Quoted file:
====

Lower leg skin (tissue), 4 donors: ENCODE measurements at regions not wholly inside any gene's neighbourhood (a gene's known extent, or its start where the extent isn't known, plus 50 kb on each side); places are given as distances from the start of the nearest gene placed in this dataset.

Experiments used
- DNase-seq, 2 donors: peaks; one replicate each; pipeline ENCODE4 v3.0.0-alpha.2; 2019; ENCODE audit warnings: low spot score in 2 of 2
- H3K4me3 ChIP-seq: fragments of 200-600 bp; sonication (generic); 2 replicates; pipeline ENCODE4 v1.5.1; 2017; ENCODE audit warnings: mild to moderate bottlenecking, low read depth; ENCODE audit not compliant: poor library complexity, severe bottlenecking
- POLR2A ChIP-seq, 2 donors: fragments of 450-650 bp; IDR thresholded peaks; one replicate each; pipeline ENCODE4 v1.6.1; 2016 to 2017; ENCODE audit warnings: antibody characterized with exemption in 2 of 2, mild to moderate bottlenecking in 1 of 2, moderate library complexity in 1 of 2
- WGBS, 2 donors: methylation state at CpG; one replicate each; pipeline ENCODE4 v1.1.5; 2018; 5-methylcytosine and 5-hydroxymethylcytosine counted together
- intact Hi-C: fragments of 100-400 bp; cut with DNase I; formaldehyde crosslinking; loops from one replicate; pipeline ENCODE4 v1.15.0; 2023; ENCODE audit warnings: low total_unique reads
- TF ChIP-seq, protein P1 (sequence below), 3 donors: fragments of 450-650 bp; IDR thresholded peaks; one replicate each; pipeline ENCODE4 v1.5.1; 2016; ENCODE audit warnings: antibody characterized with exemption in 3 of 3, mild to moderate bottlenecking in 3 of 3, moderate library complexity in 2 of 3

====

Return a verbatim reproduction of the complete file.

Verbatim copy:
Lower leg skin (tissue), 4 donors: ENCODE measurements at regions not wholly inside any gene's neighbourhood (a gene's known extent, or its start where the extent isn't known, plus 50 kb on each side); places are given as distances from the start of the nearest gene placed in this dataset.

Experiments used
- DNase-seq, 2 donors: peaks; one replicate each; pipeline ENCODE4 v3.0.0-alpha.2; 2019; ENCODE audit warnings: low spot score in 2 of 2
- H3K4me3 ChIP-seq: fragments of 200-600 bp; sonication (generic); 2 replicates; pipeline ENCODE4 v1.5.1; 2017; ENCODE audit warnings: mild to moderate bottlenecking, low read depth; ENCODE audit not compliant: poor library complexity, severe bottlenecking
- POLR2A ChIP-seq, 2 donors: fragments of 450-650 bp; IDR thresholded peaks; one replicate each; pipeline ENCODE4 v1.6.1; 2016 to 2017; ENCODE audit warnings: antibody characterized with exemption in 2 of 2, mild to moderate bottlenecking in 1 of 2, moderate library complexity in 1 of 2
- WGBS, 2 donors: methylation state at CpG; one replicate each; pipeline ENCODE4 v1.1.5; 2018; 5-methylcytosine and 5-hydroxymethylcytosine counted together
- intact Hi-C: fragments of 100-400 bp; cut with DNase I; formaldehyde crosslinking; loops from one replicate; pipeline ENCODE4 v1.15.0; 2023; ENCODE audit warnings: low total_unique reads
- TF ChIP-seq, protein P1 (sequence below), 3 donors: fragments of 450-650 bp; IDR thresholded peaks; one replicate each; pipeline ENCODE4 v1.5.1; 2016; ENCODE audit warnings: antibody characterized with exemption in 3 of 3, mild to moderate bottlenecking in 3 of 3, moderate library complexity in 2 of 3